Assessment of Socio-Cultural Risks in Relation to HIV Transmission in Pastoralist Community of Surma Woreda, SNNPR, Ethiopia

Degu, Mesfin (2006) Assessment of Socio-Cultural Risks in Relation to HIV Transmission in Pastoralist Community of Surma Woreda, SNNPR, Ethiopia. Masters thesis, Addis Ababa University.

[img] PDF (Assessment of Socio-Cultural Risks in Relation to HIV Transmission in Pastoralist Community of Surma Woreda, SNNPR, Ethiopia)
ALL TOGETHER(26).pdf - Accepted Version
Restricted to Repository staff only

Download (338kB) | Request a copy


Background: The magnitude and depth of HIV/AIDS impacts in sub-Saharan Africa are staggering. Over 36 million individuals are currently living with HIV/AIDS, 95% of whom are from developing countries. In the past, rates of HIV/AIDS in urban populations were greater than in rural areas; more recently, improved and expanded surveillance has shown that HIV prevalence in rural areas is lower than anticipated. Nevertheless, the differences in infection levels between rural and urban areas will be narrowed over time. The absolute number of HIV-infected persons in rural areas may equal or surpass the number in urban areas. In Ethiopia most of the studies on HIV/AIDS focused on urban centers; however, on the other hand, evidence has shown that the prevalence of HIV infection is increasing rapidly in rural areas. Pastoralists are among the marginalized people with diverse cultures, and these cultural practices have been cited to be fueling HIV transmission in pastoralist areas. Surma is pastoralist woreda found in Bench Maji zone (SNNPR), 750km from Addis Ababa. Different socio-cultural practices are predominantly performed in the community which may facilitate HIV in the community. Objective: This study aimed to identify socio-cultural risk factors for the transmission of HIV infection in pastoral communities of Surma woreda, SNNPR. Methods: A cross-sectional study was conducted using quantitative method involving 447 study participants in the age range of 15-49 who are residing 18 kebeles in Surma woreda. A qualitative method was also applied involving elders, influential peoples, traditional healers and community leaders. The study was conducted from Dec 2005 to Feb 2006, in surma woreda, Bench Maji zone, SNNPR. Results: The result of the study was based on 416 respondents who adequately responded to the questionnaire interview. Findings revealed over 88.2% of the study population were illiterate and 41.9% of married males involved causal sex during the post natal period of their wives. Over fifty two percent of respondents never heard about HIV\AIDS. 90.4% and 90.1 % of the respondents had been pierced skin and body tattooing respectively. According to the graded risk practices score, 70.4% of participants were among the high risk while 29.6% were at low risk category. Their awareness and knowledge about HIV\AIDS was less. In addition, the identified socio-cultural practices (skin piercing, body tattooing, tooth extraction, hair shaving, traditional surgery and cultural rituals) were found to fuel the transmission among the study population .Their sexual behavior also had a grave consequence for the wide spread of HIV\AIDS. The awareness towards VCT and willingness to undergo VCT was also low. Conclusions: The nearly created linkage, which is starting sex some of the surma people with nonendogenous people, will make the identified socio-cultural practices to play a considerable role in the transmission of HIV spread. In addition lower status of awareness and knowledge about HIV\AIDS, as well as dreadfully high illiteracy level made the study population at critical level for HIV spread. The liberal sexual practices with the recently amplifying level of alcoholism made horrible the probability of HIV spread in the community. Recommendation: Multidisciplinary survey teams urgently need to raise local awareness and knowledge of HIV\AIDS using culturally appropriate methods, and reduce high-risk behaviors to prevent the spread of HIV.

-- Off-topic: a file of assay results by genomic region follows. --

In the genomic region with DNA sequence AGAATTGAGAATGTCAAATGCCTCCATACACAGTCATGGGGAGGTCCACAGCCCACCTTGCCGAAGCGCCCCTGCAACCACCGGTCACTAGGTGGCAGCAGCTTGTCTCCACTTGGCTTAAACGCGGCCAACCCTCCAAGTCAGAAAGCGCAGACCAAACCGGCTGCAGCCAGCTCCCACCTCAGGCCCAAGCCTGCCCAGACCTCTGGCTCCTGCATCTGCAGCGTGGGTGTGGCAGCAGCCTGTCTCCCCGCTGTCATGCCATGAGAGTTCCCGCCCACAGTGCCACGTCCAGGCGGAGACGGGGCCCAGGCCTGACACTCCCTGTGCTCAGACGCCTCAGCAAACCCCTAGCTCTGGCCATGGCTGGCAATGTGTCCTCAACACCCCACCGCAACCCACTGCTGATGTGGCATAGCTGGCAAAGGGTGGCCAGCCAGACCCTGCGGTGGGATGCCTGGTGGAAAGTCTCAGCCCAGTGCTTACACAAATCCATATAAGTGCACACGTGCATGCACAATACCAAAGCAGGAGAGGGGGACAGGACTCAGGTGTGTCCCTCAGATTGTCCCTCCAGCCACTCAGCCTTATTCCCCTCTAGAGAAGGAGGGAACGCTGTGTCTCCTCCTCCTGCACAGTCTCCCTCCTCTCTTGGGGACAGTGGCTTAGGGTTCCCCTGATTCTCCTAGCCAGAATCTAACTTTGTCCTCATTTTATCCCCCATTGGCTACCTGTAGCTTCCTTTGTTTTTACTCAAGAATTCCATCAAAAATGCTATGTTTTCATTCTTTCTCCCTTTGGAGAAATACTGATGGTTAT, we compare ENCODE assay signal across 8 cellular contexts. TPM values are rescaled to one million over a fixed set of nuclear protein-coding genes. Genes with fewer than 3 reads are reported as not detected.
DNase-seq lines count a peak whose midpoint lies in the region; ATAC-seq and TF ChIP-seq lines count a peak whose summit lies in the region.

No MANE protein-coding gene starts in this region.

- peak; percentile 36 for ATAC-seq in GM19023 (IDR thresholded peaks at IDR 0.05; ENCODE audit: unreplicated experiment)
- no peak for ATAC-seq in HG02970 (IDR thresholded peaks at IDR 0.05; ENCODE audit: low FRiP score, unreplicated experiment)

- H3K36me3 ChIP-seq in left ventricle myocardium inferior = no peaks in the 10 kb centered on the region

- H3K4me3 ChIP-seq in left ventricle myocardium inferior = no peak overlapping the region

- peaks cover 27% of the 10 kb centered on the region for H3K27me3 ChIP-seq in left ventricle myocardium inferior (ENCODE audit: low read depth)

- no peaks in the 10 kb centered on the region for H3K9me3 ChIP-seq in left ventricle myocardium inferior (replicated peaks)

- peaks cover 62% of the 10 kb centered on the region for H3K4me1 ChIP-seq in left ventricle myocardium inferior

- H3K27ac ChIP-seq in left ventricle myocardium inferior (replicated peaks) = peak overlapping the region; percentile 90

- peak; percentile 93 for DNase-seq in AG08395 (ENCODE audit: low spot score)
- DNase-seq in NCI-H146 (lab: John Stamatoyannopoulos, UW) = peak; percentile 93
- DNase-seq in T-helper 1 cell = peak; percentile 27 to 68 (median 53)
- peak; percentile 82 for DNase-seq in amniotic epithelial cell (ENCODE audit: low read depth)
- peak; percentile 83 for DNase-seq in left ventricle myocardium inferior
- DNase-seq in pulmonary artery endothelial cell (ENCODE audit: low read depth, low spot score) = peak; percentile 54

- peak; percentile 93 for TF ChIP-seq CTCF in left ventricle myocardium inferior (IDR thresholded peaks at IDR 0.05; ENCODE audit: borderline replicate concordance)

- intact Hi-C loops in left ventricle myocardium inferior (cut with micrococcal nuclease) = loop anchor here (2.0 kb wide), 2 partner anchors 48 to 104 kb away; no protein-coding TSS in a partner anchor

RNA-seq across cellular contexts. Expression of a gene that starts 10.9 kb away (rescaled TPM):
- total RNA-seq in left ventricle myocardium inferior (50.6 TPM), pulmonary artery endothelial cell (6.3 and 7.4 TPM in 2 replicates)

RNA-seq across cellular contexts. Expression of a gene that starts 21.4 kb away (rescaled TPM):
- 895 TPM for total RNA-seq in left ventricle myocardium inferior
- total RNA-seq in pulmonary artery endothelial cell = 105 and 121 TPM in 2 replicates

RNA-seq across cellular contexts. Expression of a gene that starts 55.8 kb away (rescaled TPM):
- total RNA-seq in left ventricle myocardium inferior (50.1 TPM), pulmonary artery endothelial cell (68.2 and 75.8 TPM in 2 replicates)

Item Type: Thesis (Masters)
Subjects: R Medicine > RA Public aspects of medicine > RA0421 Public health. Hygiene. Preventive Medicine
R Medicine > RA Public aspects of medicine > RA1001 Forensic Medicine. Medical jurisprudence. Legal medicine
Divisions: Africana
Depositing User: Vincent Mpoza
Date Deposited: 29 Jun 2018 13:06
Last Modified: 29 Jun 2018 13:06

Actions (login required)

View Item View Item